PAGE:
- - - - - - - - - - - - -

Monday, October 15, 2012

Zoning out on buses

Auckland or Alabama asks Phil Twyford:
NZ Herald:
A draft published by Auckland Transport for public discussion shows eight travel zones proposed for introduction between the middle of next year and the end of 2014.Unless the plan is radically overhauled after submissions on the regional public transport plan close on November 5, passengers will be able to travel to central Auckland from as far north as Long Bay for a two-zone fare, at a price yet to be determined.
But it will cost a three-zone fare to travel from anywhere west of New Lynn or south of Onehunga or Otahuhu, despite New Lynn and Onehunga being 10km from the city centre, compared with 20km from Long Bay to downtown.
Mr Twyford, Labour's transport spokesman, said that was blatantly unfair on low-income working families in his area and South Auckland who relied on public transport.
"It looks like the public transport map for Alabama, 1955."The parts of West Auckland I represent are probably the worst served by public transport of any area in Auckland City. I don't believe they should be disadvantaged in this way."

I've tried looking at the main site, and at the Auckland Transport website, but there's an impenetrable amount of reports and plans and they're all a million pages long and packed with management-wank-speak... so I haven't found the zoning bit yet, and I'm going to give up trying very, very soon.

Found the maps, but they can't be right. The no-change map indicates hardly anywhere with less than 15 minute frequency of service and yet one of the supposed routes is a green line doing a big loop going down Meola Rd (Pt Chev) and Valley Rd (Mt Eden) - that must be a new one because in all the years I've known it there are almost no buses at all along those streets.

The proposed map shows sub 15 minute services everywhere including a few East-West cross town services that start and finish in odd places. Looks good compared to the no-change map, but that won't matter if they are all going in odd directions where there is no direct route, forcing punters to change services at nodes.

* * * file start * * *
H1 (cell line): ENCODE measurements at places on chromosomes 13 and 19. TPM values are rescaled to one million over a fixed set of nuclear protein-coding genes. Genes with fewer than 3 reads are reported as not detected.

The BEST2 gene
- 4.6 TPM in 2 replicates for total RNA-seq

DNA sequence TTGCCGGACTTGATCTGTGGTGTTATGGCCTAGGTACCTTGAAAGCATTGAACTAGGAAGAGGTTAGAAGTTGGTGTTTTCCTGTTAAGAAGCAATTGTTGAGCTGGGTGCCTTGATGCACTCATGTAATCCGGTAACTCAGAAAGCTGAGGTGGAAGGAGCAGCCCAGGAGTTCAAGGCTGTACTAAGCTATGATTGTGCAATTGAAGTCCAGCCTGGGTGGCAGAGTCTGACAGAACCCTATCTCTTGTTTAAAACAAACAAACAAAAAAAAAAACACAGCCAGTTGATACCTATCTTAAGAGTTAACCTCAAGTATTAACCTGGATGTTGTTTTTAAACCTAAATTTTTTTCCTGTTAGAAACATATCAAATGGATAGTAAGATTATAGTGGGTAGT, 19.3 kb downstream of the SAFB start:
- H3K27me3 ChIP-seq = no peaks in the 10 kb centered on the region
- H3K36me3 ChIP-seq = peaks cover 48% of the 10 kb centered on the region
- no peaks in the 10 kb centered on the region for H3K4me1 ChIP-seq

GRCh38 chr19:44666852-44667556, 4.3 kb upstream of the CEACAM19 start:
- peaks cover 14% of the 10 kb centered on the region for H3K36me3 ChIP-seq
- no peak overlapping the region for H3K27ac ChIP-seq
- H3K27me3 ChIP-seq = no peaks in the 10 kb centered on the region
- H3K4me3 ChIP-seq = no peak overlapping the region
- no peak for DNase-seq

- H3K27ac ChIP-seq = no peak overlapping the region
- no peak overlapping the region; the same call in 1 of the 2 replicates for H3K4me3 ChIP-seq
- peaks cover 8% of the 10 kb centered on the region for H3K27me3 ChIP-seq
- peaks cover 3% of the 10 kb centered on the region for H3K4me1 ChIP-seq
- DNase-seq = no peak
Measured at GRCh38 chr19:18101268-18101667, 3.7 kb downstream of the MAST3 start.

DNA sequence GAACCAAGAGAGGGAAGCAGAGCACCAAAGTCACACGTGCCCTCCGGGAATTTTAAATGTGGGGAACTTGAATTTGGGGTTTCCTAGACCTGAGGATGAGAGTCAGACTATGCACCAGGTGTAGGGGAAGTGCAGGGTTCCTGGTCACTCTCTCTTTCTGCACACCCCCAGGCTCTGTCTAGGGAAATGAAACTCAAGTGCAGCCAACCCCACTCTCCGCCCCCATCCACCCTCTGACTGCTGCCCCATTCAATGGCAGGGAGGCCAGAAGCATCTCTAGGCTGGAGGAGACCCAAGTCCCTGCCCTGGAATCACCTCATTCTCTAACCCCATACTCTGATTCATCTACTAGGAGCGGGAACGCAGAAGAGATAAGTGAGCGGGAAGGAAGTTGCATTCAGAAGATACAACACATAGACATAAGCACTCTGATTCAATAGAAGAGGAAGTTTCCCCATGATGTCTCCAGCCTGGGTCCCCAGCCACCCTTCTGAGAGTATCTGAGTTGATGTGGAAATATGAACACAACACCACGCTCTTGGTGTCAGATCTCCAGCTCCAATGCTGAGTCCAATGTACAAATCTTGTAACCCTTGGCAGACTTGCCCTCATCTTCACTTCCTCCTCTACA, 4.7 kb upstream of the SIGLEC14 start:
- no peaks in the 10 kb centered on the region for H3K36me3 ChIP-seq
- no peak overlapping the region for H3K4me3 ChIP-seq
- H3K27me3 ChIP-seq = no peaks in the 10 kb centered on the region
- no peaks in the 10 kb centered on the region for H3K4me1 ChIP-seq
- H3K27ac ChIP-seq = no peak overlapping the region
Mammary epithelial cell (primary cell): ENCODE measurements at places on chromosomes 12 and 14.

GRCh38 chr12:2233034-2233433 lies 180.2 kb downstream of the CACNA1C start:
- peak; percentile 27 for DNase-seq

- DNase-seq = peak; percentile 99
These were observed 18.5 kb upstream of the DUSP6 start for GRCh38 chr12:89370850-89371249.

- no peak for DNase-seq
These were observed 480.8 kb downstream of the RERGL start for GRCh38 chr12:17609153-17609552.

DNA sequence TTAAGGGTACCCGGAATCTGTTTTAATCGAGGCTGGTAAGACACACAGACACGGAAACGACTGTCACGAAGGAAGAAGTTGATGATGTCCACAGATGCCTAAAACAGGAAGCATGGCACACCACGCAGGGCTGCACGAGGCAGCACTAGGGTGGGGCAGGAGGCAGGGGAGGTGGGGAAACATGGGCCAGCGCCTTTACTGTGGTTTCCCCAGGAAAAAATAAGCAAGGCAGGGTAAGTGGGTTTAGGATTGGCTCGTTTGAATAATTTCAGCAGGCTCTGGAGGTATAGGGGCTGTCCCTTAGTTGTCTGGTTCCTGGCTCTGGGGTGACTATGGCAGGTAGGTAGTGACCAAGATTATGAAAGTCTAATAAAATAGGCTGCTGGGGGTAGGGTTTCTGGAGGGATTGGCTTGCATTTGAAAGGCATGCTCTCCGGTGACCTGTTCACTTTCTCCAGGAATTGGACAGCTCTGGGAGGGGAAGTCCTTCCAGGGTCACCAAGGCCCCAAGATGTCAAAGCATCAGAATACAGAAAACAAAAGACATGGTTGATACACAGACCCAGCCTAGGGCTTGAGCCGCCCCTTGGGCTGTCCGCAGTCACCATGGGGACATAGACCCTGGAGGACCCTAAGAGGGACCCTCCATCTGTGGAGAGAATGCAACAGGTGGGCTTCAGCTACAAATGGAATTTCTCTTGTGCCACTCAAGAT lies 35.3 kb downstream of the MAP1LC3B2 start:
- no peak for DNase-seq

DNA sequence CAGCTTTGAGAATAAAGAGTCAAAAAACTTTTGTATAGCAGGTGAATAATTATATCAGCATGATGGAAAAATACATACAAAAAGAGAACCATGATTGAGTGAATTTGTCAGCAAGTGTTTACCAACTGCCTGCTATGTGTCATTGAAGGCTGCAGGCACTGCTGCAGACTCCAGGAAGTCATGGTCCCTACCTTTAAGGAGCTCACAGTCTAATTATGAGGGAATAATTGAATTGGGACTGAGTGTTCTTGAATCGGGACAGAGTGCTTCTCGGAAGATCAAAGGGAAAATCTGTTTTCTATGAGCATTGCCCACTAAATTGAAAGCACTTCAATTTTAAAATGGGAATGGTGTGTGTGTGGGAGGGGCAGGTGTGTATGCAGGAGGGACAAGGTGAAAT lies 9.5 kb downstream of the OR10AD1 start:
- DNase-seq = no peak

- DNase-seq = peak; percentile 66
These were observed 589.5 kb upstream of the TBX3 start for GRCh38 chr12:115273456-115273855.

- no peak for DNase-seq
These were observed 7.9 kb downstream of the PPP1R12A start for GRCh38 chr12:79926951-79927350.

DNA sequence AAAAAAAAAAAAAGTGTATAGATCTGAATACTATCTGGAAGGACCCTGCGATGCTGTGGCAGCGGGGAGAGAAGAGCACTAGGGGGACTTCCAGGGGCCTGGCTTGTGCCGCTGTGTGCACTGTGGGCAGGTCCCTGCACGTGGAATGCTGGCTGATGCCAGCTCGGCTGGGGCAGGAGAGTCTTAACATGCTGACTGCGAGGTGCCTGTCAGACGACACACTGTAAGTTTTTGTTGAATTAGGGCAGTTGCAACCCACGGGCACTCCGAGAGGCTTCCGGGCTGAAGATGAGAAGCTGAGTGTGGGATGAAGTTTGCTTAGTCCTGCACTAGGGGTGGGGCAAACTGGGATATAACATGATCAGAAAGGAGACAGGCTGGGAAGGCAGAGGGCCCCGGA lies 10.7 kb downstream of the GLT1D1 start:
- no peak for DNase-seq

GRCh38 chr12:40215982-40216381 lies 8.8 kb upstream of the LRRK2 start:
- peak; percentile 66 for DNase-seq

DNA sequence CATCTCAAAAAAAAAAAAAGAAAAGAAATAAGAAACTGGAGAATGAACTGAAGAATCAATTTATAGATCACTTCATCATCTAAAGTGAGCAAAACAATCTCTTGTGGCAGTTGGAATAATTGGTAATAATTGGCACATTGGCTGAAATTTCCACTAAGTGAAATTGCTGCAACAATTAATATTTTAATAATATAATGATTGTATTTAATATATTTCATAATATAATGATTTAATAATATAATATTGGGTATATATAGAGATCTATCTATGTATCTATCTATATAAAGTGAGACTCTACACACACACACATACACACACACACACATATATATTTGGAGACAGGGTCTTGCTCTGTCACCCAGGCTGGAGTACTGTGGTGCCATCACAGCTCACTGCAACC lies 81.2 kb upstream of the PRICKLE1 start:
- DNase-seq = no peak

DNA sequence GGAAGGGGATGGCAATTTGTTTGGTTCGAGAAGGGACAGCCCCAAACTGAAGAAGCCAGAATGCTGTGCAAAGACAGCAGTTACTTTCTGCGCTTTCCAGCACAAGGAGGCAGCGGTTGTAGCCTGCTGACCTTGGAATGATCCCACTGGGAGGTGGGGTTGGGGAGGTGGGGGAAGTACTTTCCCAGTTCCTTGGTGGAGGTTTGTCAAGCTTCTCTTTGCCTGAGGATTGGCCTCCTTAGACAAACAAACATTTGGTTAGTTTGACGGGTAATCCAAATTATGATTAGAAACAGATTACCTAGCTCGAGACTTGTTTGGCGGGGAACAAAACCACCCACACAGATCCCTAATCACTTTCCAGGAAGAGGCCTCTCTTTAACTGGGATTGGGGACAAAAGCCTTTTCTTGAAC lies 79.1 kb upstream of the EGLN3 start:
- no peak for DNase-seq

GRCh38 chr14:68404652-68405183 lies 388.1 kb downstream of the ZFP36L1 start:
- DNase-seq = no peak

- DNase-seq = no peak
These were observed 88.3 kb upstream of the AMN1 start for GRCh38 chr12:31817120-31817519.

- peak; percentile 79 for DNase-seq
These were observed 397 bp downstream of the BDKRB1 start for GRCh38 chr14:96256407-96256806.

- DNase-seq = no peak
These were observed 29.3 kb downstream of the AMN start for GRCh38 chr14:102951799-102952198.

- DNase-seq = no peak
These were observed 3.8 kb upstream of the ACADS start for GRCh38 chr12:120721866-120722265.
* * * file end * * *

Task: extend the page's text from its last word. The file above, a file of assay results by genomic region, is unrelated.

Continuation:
Any change to bus routes, stages and the numbering system in Auckland will be controversial. The numbers and the stages are etched into Aucklanders minds - even the ones with cars - and changing that will need a high threshold of added consumer/commuter utility if the case is to made to change anything. As usual though it will be the car drivers making the policy for the public transport users and that means they will get things wrong because of their indifference and inexperience; like the assumption that a commuter would prefer to change services to save time rather than wait another 5 - 10 minutes for a direct service. In my experience to make the time saving worth the hassle (and risk of missing) the transfer (especially between modes) you would need a bullet train in the mix.

There is so much that can go awry when trying to change something as complicated and as historically entrenched as the bus system, but that doesn't mean it shouldn't be attempted. An improvement would be in the zoning system, but not as Twyford has described it, by giving a discount to the North Shore. The stages are lumped awkwardly at the moment with it possible to get two stages on the train from Glenn Innes, but someone up the road from the Pt Chev shops (almost half the distance away from the city as GI) must pay 3 stages on the bus. These inequalities need to be ironed out in any reform.



Post a Comment

<< Home